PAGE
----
Must I Eat My Vegetables?

Three leeks isn’t many. All will be grilled and consumed in one night.
Realistically, I’ll probably end up watching them flower and set seed.
(The flower color may not be as fine as Allium ‘Globemaster,’ but the leeks are a lot cheaper.)


I’ve been slow, stubbornly slow to grow a few edibles in the garden. Having a magpie ornamental plant collector at the helm is challenge enough for this garden.
But winter in zone 10 offers that rare opportunity, an almost brainless season in which to grow vegetables. Cool-season vegetables only, of course. Lettuce, spinach, peas, et cetera. This fall, I stingily gave up a few inches of winter’s bare ground to the leeks and mustard, more to reassure myself that I can be flexible.


I admit, the leeks are seductively beautiful. Not a speck of insect damage. (I have no fight in me against insects. They win, I lose. End of story.)
And the fall-planted mizuna has been a happy pig in all this rain. The pink flower is from a gomphrena, not chives.


This doesn’t mean there will be zucchinis in the garden this summer. My mom’s little garden has summer vegetables covered. But I do have seed for an amazing climbing Italian summer squash that I can’t wait to swag through the pergola, Trombetta di Albenga from Renee’s Garden. It bears the most bizarrely wonderful, meerschaum pipe-shaped squash. Which, realistically, I probably won’t eat either.

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7 Responses to Must I Eat My Vegetables?

  1. Alice Joyce says:

    One never knows:-] That squash sounds tasty and appealingly shaped!
    xo Happy New Year
    May it be golden!!

  2. Kathy says:

    3 leeks are just fine for potato-leek soup , even though the recipe calls for 8. I am plotting the addition of Green Zebra tomatoes and Armenian cukes for next summer. I may have to resort to wine barrels, as my plans for any and all open garden spaces are vast. Unrealistically vast I might add..but what would a garden be without willful disregard of real estate ?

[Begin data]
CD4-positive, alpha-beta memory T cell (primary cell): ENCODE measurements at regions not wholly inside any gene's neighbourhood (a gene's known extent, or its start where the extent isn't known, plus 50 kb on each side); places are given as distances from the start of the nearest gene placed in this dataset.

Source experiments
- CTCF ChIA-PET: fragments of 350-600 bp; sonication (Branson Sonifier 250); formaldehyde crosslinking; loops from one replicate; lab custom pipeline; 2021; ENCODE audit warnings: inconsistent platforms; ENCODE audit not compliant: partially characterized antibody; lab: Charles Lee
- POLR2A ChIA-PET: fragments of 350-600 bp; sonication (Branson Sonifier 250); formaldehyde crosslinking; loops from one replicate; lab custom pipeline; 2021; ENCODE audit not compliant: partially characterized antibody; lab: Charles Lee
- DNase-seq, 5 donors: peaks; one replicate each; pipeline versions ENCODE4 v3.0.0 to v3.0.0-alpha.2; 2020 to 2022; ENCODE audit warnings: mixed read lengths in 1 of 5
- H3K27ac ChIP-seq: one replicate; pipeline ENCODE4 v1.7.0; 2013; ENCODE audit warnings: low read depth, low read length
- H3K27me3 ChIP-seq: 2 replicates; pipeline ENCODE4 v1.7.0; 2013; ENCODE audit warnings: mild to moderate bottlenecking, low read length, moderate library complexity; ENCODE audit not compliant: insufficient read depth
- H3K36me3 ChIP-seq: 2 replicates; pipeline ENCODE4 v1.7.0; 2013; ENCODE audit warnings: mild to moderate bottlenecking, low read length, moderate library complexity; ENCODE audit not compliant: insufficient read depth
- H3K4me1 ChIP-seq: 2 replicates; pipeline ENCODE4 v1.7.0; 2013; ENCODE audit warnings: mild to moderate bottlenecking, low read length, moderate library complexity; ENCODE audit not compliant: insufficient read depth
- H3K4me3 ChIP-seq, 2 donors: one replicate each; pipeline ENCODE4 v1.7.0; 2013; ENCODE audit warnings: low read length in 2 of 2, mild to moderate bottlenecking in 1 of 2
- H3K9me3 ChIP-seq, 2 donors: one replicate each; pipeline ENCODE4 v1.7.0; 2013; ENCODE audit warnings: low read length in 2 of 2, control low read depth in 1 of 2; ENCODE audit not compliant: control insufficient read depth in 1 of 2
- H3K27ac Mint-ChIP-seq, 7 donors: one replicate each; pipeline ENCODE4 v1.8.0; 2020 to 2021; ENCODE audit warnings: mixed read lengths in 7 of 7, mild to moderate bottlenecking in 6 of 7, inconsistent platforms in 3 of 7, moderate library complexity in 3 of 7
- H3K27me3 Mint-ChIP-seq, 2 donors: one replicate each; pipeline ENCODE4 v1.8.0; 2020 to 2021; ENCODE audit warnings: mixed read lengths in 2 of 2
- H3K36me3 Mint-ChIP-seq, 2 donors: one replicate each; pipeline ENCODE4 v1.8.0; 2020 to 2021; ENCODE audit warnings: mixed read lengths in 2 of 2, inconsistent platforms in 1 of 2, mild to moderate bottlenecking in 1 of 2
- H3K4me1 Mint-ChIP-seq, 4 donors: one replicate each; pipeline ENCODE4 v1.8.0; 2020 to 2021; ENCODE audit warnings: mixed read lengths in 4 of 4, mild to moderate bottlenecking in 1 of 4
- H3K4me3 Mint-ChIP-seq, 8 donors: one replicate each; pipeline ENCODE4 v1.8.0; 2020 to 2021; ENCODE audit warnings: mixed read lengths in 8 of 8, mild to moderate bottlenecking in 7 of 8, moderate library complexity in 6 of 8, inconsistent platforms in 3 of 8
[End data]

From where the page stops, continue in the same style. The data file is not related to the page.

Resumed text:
3. Just found your blog – I enjoyed it a lot – particulalry the eucalyptus part. I am debating turning a small amount of space over to vegetables this year – maybe just those that tend to be expensive like courgettes and aubergines. Happy New Year.

  4. MulchMaid says:

    Having grown edibles in dedicated beds every summer for decades (I’m showing my age) I rather happily embraced the fact that there was much less space for them in my newer (three years now) garden. I still put in a few vertical types: Asian eggplant, basil, one or two tomatoes, but except for this past summer when I desperately need to cover bare ground quickly, most veggies are purchased, rather than grown. Leeks added a lovely green note to our winter garden in past years. They seem to weather our Portland winters and we can enjoy them in January!

  5. Denise says:

    Alice, aren’t blogs great for announcing summer plans in the middle of winter? Helps with my follow-through!
    Kathy, I like the way you think. Real estate denial, zonal denial both make interesting gardens. You must have wine barrels available for a nickle a dozen.
    AYIMG, so glad you stopped by. It’s like getting a new pen pal. Happy New Year back at ya.
    MM, I think I need to get better acquainted with Asian eggplant. Anything vertical.

  6. Urban Farmer says:

    Denise, I just stumbled upon your blog tonight as well, two new fans in a day must be a welcome site! I must say you expand my backyard thinking…I come from the camp of using backyard space for farming with the goal of producing as much food on a plot as possible (right here in SoCal – Santa Monica). But, I am realizing that I can mix in beautiful ornamentals both for aesthetics and for beneficial insect attraction. Thanks and I look forward to your future posts!

  7. Denise says:

    Urban Farmer, I just checked your blog, and am very much looking forward to your future posts –wonderful info!

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